A parfor-loop can provide significantly better performance than a for-loop because several workers can compute simultaneously on the same loop. The parfor-loop executes statements in the loop body in parallel.
parfor-loops are more useful with a computationally demanding task or a task with many loop iterations such as a Monte Carlo simulation.
You cannot use a parfor-loop when an iteration in your loop depends on the results of other iterations. Each iteration must be independent. This is because parfor-loop iterations have no guaranteed order, unlike a for-loop where each iteration is sequential.
Note the value of d and i afterword.
The parfor-loop works because each element is determined by the indexed loop variable only and does not depend on other variables.
More examples of parfor-loops can be found here.
The Parallel Computing Toolbox allows you to scale up your workflow by running multiple workers in a parallel pool.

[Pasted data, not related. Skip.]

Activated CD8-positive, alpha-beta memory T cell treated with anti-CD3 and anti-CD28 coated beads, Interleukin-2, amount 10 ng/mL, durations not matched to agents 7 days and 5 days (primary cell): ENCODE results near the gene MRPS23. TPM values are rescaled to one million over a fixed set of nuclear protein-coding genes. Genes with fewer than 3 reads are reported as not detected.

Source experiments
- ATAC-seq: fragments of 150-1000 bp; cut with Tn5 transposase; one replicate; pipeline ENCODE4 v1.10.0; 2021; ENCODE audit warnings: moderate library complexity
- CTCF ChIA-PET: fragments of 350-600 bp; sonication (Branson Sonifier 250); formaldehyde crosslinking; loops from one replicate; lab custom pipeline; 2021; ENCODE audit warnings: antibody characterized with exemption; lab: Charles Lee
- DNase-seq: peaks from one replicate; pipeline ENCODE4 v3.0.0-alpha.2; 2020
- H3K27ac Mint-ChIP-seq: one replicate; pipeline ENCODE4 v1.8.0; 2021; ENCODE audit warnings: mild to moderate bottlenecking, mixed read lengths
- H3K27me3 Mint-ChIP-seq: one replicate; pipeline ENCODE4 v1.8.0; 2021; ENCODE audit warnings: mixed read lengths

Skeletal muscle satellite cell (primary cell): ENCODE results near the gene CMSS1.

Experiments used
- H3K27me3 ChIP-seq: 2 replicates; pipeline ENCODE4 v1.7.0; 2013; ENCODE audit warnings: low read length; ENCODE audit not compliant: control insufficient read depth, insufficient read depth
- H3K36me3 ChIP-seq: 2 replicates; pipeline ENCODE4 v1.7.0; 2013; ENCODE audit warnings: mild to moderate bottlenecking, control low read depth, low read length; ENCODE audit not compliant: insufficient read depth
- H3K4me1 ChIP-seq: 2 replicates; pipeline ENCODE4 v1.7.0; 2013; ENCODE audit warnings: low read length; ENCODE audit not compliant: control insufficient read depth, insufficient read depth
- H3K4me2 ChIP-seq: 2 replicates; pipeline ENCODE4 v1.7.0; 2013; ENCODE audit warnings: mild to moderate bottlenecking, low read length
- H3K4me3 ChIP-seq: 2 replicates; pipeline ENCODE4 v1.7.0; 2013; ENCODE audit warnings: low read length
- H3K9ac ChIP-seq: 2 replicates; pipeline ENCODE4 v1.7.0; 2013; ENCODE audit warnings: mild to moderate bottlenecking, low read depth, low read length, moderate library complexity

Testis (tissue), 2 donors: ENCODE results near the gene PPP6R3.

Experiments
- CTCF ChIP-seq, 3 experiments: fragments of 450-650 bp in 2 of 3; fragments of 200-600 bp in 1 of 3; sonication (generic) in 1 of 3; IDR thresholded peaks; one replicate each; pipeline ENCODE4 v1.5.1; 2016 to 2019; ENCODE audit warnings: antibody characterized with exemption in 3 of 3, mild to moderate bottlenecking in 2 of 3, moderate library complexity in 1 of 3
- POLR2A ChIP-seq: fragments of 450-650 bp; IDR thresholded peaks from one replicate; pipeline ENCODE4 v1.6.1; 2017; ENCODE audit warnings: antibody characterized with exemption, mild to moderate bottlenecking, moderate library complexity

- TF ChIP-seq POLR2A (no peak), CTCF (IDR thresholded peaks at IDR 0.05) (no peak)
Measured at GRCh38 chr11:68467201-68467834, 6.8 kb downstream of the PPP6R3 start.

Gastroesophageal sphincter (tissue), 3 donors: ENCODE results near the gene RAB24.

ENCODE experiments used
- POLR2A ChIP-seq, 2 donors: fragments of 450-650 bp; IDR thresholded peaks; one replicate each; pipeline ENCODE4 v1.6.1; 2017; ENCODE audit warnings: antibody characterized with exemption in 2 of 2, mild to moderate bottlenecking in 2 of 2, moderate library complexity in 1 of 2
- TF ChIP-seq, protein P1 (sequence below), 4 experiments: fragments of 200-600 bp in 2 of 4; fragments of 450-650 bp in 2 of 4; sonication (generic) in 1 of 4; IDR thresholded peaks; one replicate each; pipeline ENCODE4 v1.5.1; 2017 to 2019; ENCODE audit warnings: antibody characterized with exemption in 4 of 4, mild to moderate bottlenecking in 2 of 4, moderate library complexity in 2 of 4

An example of when to use parpool is when running a parfor-loop. Lets say the loop has 20 iterations. If we assign the number of workers to be 20, then each worker will work on an iteration at the same time reducing the amount of time it takes for the loop to finish.
Note that the default number of workers is 12. The maximum number of workers allowed, is the number of cores in the machine. If this is exceeded, you may find your parfor loops slow down rather than speed up.
Examples on how to create a parpool
More information on parpool can be found here.
Parfeval allows you to evaluate a function in the background without waiting for it to complete.
This example shows how you can use parfeval to evaluate a function in the background and to collect results as they become available. In this example, you submit a vector of multiple future requests in a for-loop and retrieve the individual future outputs as they become available.
More examples and information about parfeval can be found here.
For more information on the MATLAB Parallel Computing Toolbox please visit here.